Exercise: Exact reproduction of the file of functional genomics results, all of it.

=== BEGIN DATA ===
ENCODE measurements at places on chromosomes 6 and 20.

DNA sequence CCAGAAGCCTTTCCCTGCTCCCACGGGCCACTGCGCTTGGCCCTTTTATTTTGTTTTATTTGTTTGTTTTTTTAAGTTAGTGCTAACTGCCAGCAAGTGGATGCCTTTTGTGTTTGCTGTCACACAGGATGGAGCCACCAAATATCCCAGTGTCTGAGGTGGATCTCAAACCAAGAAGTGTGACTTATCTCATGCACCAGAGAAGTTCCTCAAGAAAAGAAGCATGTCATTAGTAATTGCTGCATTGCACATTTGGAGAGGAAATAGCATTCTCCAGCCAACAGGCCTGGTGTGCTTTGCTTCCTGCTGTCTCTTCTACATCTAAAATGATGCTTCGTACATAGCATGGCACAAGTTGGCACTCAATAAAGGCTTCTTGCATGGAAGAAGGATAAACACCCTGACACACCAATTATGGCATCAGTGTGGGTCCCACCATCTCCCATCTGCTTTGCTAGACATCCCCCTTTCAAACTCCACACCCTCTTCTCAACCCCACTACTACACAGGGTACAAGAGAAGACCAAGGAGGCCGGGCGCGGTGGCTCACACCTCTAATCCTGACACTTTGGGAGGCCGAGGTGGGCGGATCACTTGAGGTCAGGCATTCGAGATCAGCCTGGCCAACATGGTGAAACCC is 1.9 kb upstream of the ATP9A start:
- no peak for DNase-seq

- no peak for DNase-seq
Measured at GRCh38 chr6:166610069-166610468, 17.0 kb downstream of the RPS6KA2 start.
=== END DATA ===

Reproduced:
ENCODE measurements at places on chromosomes 6 and 20.

DNA sequence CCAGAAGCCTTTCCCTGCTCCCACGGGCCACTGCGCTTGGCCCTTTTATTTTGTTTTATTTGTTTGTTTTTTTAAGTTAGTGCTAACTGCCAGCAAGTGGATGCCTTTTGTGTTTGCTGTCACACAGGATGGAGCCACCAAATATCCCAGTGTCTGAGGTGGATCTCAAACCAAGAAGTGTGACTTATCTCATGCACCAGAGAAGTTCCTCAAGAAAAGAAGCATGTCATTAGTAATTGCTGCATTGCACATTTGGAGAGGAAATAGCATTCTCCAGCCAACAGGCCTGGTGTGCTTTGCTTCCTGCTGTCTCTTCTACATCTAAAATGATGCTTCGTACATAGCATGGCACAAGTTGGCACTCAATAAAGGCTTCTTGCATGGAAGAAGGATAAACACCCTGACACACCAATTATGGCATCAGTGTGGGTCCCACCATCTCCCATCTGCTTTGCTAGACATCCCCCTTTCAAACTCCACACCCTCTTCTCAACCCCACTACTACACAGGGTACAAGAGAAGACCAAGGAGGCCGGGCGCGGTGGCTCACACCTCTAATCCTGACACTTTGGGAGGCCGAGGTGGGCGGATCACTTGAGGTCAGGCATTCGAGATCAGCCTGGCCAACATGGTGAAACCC is 1.9 kb upstream of the ATP9A start:
- no peak for DNase-seq

- no peak for DNase-seq
Measured at GRCh38 chr6:166610069-166610468, 17.0 kb downstream of the RPS6KA2 start.